It was only when something had happened, not Once Upon a Time, but to a specific group of people living in a real place during the reign of a Roman bureaucrat that creeds became necessary, because real memories, not dreams and legends, were involved. For this people was constantly being pressured by its neighbours and by its own sinful tendencies to forget what had happened–to remove Jesus to Cloud Cuckoo Land where anything and everything might be said of him, to make him more amenable to pagan tales and dreams. That is why John has to tell his flock:
Beloved, do not believe every spirit, but test the spirits to see whether they are of God; for many false prophets have gone out into the world. By this you know the Spirit of God: every spirit which confesses that Jesus Christ has come in the flesh is of God, and every spirit which does not confess Jesus is not of God. (1 Jn 4:1–3)
Jesus Christ–God–has come in the flesh. More than this, he has been raised in the flesh too: breaking bread, eating fish, being touched after his Resurrection. And still more than this he has pressed into the minds, hearts, mouths, and hands of his disciples a Eucharist of that crucified, raised, and glorified flesh with the word, “Do this in memory of me” (Luke 22:19; 1 Corinthians 11:24-25). He has refused to stay in the realm of myth and has left footprints and drunk water from a well in Nazareth that can be located with a GPS. He is not merely the comfortably abstract “that which was from the beginning”.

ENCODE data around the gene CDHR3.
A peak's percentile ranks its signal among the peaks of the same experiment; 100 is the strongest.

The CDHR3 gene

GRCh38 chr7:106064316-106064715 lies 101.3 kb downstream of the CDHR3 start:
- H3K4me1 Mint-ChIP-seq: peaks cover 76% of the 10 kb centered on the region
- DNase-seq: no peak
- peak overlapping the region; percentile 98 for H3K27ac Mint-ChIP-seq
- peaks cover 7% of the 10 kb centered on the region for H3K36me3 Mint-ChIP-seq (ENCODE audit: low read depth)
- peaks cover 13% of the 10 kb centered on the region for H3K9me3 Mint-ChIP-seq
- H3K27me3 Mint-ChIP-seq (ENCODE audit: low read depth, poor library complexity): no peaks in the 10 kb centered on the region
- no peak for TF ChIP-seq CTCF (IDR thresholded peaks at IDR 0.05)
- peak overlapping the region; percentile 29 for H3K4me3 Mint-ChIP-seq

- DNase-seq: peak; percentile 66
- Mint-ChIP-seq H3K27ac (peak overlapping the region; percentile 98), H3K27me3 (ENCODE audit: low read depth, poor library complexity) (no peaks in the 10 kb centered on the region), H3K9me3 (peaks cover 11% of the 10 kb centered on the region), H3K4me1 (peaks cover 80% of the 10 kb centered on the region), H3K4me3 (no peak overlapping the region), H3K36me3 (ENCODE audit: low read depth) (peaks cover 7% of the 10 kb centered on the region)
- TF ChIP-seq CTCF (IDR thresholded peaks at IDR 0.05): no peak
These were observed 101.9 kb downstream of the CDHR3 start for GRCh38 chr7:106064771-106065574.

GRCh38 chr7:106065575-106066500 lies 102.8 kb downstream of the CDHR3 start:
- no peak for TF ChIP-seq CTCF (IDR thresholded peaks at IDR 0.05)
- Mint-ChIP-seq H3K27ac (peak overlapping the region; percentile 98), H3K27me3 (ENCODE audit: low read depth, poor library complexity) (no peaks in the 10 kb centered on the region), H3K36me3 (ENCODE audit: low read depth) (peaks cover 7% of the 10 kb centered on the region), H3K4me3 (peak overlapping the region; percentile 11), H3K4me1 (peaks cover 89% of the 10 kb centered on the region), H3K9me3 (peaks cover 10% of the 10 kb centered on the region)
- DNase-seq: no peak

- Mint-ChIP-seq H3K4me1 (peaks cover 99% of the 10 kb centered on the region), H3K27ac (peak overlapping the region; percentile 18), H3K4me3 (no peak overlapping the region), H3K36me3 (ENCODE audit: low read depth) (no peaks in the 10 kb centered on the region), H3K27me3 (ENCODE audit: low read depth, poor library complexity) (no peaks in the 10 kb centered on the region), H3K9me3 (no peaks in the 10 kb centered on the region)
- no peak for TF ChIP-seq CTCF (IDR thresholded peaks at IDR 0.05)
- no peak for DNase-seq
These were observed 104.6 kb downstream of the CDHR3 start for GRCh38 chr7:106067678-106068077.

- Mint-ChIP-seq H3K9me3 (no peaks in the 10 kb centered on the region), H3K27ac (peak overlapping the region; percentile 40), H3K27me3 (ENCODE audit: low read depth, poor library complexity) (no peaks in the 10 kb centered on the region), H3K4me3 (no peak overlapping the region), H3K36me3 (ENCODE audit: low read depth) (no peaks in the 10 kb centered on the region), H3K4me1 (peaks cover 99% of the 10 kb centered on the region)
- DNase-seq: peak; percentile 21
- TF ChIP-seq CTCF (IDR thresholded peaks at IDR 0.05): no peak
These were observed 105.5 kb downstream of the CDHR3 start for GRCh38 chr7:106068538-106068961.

He is, far more alarmingly, that “which we have heard, which we have seen with our eyes, which we have looked upon and touched with our hands” (1 John 1:1). And so, the Church’s history necessarily became one long and careful act of remembering, not imagining—designed to make sure that their past was not lost. Since what had happened was so strange—and so fraught with the possibility of being misunderstood in a thousand ways—the early Christians therefore were immediately committed to creating Creeds: summaries of their experience that, while initially brief (“Jesus is Lord” (Romans 10:9)), expanded in length over time to make sure that the broad contours of the basic story and its meaning were not lost.